Updated: Sep 3
I remember it was like when I first started coaching Tennis. Everyone else made it look so easy. Many tennis coaches at the club and even some of my friends had produced players without problems.
But not me.
I was always tripped up by being stuck with the less experienced players; I could not get my message across; the players were only there because mum and dad wanted some time to do the weekly shop. And once I started to pay attention to what others were doing, I soon learned that they, too, were making the same coaching mistakes.
Now, if you’re a new coach, I can almost guarantee you’re already making these mistakes – or if not, you will be making them soon. And once you start making these mistakes, you’re going to find out that Tennis Coaching is time-consuming, expensive (CPD and qualifications) even, at times, painful.
Unless, of course, you learn how to avoid these mistakes.
So forget about trial and error. Forget about learning this stuff through the school of hard knocks. Instead, learn from my mistakes and save yourself a lot of time, grief and money.
Mistake #1: You Talk Too Much!
Almost everyone I know who tries to improve a player's performance makes this mistake.
That’s because it’s a bit counter-intuitive. If you look at this logically, you may feel like you should be talking more; how else can you get all your wisdom and knowledge across to your players? Well, it turns out that’s wrong.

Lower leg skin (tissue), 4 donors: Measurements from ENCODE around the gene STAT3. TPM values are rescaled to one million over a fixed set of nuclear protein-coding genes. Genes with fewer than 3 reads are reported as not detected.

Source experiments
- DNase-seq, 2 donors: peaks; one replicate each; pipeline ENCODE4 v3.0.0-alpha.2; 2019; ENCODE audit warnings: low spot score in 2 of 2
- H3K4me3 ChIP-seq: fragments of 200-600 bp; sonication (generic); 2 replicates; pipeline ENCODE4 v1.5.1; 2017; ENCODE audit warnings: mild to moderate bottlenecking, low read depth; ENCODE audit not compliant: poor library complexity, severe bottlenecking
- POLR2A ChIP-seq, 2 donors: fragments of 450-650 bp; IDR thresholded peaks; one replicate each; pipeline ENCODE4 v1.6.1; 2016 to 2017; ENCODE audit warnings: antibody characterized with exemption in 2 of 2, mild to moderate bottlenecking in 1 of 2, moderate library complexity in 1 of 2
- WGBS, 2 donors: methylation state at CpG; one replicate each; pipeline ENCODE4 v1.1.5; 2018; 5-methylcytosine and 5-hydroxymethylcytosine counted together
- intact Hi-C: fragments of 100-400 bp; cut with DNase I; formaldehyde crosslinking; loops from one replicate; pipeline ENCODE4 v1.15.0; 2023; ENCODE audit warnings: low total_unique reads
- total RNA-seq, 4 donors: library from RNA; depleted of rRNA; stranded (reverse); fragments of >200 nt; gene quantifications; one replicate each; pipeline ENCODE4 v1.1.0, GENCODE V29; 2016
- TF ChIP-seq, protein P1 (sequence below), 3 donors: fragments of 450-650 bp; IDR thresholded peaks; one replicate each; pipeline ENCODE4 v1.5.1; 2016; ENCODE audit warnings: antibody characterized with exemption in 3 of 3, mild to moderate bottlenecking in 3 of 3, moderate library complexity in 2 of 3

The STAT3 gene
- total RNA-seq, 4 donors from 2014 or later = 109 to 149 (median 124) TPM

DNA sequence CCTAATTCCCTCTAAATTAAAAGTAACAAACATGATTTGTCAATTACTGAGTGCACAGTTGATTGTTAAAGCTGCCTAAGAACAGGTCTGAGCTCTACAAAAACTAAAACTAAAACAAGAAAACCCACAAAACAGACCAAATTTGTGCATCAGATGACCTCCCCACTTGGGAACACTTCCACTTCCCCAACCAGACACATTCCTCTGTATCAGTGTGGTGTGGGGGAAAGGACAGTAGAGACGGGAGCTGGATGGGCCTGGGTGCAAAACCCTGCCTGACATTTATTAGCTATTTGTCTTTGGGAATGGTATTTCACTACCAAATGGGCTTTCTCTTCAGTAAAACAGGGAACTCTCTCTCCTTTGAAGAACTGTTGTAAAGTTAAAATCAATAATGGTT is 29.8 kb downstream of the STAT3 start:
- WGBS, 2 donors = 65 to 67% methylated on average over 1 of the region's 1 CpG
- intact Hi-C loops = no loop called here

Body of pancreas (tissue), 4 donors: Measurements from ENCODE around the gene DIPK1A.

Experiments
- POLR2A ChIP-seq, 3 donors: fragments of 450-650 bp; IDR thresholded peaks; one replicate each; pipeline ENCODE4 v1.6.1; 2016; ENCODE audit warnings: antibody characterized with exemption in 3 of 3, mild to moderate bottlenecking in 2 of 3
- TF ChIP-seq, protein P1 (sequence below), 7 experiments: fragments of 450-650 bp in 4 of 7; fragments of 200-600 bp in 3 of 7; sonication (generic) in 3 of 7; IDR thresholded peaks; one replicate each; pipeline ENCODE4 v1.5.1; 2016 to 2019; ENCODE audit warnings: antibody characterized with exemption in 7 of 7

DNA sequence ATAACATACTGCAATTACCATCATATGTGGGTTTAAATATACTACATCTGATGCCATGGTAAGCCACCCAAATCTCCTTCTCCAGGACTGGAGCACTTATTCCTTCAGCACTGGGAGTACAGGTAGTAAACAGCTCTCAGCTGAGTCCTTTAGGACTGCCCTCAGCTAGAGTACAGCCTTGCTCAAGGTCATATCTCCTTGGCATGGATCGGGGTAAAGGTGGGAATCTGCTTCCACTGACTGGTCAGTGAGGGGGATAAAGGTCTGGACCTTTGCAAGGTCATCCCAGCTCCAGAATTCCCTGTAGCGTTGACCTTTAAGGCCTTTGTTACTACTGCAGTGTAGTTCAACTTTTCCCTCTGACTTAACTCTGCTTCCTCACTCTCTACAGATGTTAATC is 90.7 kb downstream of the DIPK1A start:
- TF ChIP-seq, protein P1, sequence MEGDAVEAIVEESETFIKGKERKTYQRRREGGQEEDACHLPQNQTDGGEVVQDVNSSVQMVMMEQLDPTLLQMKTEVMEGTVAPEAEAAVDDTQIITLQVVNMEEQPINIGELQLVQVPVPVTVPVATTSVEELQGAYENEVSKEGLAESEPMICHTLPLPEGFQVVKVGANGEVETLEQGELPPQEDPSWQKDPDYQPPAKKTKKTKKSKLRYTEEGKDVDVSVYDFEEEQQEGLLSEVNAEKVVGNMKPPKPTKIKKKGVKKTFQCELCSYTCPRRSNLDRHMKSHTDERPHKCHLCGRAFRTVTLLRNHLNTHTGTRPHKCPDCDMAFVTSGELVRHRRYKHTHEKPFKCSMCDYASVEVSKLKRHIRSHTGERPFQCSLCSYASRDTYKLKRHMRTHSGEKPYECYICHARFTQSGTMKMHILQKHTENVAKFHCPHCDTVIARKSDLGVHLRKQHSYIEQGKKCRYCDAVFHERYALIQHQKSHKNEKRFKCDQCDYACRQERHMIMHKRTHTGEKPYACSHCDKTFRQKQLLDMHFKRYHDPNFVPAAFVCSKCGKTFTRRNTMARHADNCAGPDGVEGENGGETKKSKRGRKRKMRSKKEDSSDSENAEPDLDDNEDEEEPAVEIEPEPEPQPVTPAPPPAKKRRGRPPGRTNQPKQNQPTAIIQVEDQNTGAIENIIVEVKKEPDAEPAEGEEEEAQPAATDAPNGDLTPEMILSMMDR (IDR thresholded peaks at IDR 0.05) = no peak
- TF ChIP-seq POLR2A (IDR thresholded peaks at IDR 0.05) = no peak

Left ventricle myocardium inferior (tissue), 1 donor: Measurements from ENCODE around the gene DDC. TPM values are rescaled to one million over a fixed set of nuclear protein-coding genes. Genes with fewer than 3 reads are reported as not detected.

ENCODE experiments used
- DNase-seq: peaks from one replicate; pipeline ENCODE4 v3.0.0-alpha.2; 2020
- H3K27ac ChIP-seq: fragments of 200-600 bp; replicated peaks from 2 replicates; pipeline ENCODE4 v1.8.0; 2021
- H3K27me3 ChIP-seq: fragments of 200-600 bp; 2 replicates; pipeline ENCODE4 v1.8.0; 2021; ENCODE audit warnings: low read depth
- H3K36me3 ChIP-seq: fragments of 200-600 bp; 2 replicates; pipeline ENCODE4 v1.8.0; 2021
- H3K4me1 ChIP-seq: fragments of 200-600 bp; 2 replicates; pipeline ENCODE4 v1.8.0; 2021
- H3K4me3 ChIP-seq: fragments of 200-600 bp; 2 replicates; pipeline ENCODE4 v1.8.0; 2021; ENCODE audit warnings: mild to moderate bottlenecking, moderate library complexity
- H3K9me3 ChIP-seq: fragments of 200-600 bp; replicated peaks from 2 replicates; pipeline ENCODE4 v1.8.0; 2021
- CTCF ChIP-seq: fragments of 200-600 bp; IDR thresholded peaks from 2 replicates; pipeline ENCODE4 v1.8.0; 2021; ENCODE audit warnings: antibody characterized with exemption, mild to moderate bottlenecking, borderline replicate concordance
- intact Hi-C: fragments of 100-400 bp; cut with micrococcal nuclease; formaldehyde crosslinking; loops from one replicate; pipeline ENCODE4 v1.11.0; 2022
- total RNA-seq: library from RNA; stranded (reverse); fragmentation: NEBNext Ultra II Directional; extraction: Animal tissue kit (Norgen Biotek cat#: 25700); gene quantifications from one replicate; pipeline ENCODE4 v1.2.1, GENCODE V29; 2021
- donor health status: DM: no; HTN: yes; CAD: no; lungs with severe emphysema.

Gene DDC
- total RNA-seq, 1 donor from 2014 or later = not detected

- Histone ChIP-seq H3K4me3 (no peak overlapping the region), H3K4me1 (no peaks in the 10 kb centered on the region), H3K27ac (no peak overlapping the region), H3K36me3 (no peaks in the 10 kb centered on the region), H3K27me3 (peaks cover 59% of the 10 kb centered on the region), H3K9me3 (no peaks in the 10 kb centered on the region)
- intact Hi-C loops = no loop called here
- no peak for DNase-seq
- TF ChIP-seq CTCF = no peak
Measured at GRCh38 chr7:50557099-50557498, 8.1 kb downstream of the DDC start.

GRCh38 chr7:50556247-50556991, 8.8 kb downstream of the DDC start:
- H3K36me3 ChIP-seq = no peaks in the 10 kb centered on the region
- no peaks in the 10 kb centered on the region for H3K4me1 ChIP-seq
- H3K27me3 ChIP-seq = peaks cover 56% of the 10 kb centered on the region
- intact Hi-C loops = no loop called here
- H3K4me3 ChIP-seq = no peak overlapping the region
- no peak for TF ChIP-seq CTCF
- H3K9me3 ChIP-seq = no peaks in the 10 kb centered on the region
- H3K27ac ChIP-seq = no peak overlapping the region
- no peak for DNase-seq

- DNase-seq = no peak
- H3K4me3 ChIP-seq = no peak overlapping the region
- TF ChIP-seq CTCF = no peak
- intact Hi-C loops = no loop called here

You see, most players will be visual or kinesthetic learners; very few children learn by listening. I, for one, never listen! I need to feel and see what I need to do.
Coaches love to talk; the issue is that we are just overcomplicating the situation. The more we talk, the more we add stress and anxiety to the player.
I ask you how well you would perform if someone shouted a barrage of information at you.
Not very well, talk less, show more and help guide the player with their natural feel for the activity.
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Mistake #2: Unrealistic expectations
I made this mistake not once but a lot when I was starting.
So let me save you from doing the same thing. Instead of getting your players to play like professional players, try getting them to play at their level. I see it a lot now on social media, copy Nadal's forehand; no one can hit Nadal's forehand apart from Nadal.
You have to remember that the top players have years of experience, are unbelievable athletes and train at the highest level day in and day out.
Joan, on your ladies' coffee morning, plays once a week. Getting Joan to hit an open stance with a full western grip will not improve Joan's game.
Coach Joan what she needs, not what she would love to have.
I would love a 140mph first serve, but it will never happen.
Teach the player in Infront of you, not some unrealistic dream; leave the advanced biomechanics to the advanced players. You, stick to brilliant basics.
You’ll see much better results.
Mistake #3: Spinning too many plates
Most people don’t even realise they’re making this mistake until you see your player seize up with information overload. “I'm overthinking; there are so many things to remember etc.”, they tell you.